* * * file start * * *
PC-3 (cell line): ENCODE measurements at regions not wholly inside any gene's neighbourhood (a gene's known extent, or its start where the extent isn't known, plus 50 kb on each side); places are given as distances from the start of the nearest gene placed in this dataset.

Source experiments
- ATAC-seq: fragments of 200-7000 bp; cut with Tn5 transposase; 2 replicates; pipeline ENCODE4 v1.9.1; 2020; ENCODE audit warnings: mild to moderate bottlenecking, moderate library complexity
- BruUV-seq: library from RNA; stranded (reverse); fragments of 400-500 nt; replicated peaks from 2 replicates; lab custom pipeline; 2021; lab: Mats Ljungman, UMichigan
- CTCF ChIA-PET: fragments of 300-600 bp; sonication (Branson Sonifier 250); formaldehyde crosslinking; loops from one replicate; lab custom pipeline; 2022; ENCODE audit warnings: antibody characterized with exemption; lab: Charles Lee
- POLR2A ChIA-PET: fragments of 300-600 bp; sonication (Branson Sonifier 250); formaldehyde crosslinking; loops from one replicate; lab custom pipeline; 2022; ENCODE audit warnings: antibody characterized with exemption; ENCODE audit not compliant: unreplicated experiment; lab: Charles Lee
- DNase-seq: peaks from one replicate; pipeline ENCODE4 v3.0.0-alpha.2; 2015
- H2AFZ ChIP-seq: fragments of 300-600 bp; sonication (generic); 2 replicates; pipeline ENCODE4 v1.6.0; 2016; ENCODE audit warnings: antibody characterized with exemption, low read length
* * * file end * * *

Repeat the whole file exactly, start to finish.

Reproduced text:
PC-3 (cell line): ENCODE measurements at regions not wholly inside any gene's neighbourhood (a gene's known extent, or its start where the extent isn't known, plus 50 kb on each side); places are given as distances from the start of the nearest gene placed in this dataset.

Source experiments
- ATAC-seq: fragments of 200-7000 bp; cut with Tn5 transposase; 2 replicates; pipeline ENCODE4 v1.9.1; 2020; ENCODE audit warnings: mild to moderate bottlenecking, moderate library complexity
- BruUV-seq: library from RNA; stranded (reverse); fragments of 400-500 nt; replicated peaks from 2 replicates; lab custom pipeline; 2021; lab: Mats Ljungman, UMichigan
- CTCF ChIA-PET: fragments of 300-600 bp; sonication (Branson Sonifier 250); formaldehyde crosslinking; loops from one replicate; lab custom pipeline; 2022; ENCODE audit warnings: antibody characterized with exemption; lab: Charles Lee
- POLR2A ChIA-PET: fragments of 300-600 bp; sonication (Branson Sonifier 250); formaldehyde crosslinking; loops from one replicate; lab custom pipeline; 2022; ENCODE audit warnings: antibody characterized with exemption; ENCODE audit not compliant: unreplicated experiment; lab: Charles Lee
- DNase-seq: peaks from one replicate; pipeline ENCODE4 v3.0.0-alpha.2; 2015
- H2AFZ ChIP-seq: fragments of 300-600 bp; sonication (generic); 2 replicates; pipeline ENCODE4 v1.6.0; 2016; ENCODE audit warnings: antibody characterized with exemption, low read length